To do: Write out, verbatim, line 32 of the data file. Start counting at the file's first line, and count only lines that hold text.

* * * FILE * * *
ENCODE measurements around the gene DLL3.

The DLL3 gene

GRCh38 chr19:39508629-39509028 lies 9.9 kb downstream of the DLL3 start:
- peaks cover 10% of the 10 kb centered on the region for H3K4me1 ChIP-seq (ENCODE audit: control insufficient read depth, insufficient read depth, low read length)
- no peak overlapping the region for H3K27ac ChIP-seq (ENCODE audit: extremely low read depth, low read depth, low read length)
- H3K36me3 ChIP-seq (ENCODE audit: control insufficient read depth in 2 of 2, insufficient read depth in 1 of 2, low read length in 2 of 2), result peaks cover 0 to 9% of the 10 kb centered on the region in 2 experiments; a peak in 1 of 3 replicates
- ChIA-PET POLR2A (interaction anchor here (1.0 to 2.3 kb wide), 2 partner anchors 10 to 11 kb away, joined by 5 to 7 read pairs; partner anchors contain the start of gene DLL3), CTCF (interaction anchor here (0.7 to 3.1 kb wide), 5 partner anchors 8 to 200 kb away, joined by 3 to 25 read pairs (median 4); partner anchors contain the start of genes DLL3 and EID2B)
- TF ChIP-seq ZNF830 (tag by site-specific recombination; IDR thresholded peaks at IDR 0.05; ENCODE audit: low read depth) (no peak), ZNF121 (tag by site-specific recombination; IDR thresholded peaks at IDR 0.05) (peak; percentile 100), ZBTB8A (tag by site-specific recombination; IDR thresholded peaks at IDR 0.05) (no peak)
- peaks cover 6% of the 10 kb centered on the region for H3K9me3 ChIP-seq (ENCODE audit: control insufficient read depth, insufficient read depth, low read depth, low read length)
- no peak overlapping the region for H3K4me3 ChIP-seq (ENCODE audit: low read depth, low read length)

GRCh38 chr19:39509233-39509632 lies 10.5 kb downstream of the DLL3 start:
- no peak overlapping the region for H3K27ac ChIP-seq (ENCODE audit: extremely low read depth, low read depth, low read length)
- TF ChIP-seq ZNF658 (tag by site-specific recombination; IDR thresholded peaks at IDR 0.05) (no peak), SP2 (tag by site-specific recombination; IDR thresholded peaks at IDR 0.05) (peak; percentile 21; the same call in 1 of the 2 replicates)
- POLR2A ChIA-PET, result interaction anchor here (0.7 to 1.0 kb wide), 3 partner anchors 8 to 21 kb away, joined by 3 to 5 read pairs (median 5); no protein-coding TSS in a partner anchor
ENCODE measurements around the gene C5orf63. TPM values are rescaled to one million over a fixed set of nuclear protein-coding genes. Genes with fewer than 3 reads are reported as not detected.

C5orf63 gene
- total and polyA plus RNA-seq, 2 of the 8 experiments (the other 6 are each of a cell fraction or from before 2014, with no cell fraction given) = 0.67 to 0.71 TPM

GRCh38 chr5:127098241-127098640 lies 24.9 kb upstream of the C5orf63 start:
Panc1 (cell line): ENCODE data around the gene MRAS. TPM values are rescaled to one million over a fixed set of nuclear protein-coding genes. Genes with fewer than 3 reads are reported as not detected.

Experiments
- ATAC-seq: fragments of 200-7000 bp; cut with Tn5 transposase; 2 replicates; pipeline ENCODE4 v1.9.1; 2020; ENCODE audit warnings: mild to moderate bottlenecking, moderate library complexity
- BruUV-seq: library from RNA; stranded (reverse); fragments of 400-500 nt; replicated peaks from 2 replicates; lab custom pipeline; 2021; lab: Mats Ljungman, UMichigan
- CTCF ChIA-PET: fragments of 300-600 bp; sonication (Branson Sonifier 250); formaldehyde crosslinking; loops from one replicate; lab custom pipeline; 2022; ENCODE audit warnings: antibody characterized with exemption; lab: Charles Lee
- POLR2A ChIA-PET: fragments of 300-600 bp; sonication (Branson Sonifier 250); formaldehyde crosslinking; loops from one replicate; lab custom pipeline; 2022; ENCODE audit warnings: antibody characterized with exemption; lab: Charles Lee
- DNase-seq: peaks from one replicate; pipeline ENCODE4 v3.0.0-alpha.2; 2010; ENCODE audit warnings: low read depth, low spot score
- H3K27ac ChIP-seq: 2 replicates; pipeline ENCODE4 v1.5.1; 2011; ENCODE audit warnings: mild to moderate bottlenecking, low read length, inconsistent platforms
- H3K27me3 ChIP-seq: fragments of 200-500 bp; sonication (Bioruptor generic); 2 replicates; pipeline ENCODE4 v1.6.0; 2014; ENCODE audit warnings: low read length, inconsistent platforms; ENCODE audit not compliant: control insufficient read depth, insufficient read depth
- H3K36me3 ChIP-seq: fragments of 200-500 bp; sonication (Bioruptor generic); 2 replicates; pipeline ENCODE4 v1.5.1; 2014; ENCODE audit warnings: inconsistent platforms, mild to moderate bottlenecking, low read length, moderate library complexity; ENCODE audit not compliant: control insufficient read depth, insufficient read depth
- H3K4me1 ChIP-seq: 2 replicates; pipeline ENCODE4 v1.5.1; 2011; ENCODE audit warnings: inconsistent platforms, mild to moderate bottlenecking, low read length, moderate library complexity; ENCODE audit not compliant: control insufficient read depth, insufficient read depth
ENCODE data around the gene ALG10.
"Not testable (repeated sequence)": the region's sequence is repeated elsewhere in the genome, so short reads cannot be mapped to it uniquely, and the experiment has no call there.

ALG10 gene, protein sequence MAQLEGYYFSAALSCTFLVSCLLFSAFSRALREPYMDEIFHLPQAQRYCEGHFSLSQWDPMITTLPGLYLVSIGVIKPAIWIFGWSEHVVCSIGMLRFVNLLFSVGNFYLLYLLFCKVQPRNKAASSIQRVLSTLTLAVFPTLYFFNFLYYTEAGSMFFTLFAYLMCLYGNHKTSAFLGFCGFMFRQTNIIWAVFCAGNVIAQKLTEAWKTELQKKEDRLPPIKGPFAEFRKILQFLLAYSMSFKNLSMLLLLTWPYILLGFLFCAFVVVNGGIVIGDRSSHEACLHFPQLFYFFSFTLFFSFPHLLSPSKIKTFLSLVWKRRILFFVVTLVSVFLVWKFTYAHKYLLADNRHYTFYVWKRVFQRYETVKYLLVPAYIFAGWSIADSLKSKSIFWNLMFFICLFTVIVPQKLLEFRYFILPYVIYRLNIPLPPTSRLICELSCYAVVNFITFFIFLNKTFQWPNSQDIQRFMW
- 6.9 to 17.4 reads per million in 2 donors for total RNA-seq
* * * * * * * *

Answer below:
ALG10 gene, protein sequence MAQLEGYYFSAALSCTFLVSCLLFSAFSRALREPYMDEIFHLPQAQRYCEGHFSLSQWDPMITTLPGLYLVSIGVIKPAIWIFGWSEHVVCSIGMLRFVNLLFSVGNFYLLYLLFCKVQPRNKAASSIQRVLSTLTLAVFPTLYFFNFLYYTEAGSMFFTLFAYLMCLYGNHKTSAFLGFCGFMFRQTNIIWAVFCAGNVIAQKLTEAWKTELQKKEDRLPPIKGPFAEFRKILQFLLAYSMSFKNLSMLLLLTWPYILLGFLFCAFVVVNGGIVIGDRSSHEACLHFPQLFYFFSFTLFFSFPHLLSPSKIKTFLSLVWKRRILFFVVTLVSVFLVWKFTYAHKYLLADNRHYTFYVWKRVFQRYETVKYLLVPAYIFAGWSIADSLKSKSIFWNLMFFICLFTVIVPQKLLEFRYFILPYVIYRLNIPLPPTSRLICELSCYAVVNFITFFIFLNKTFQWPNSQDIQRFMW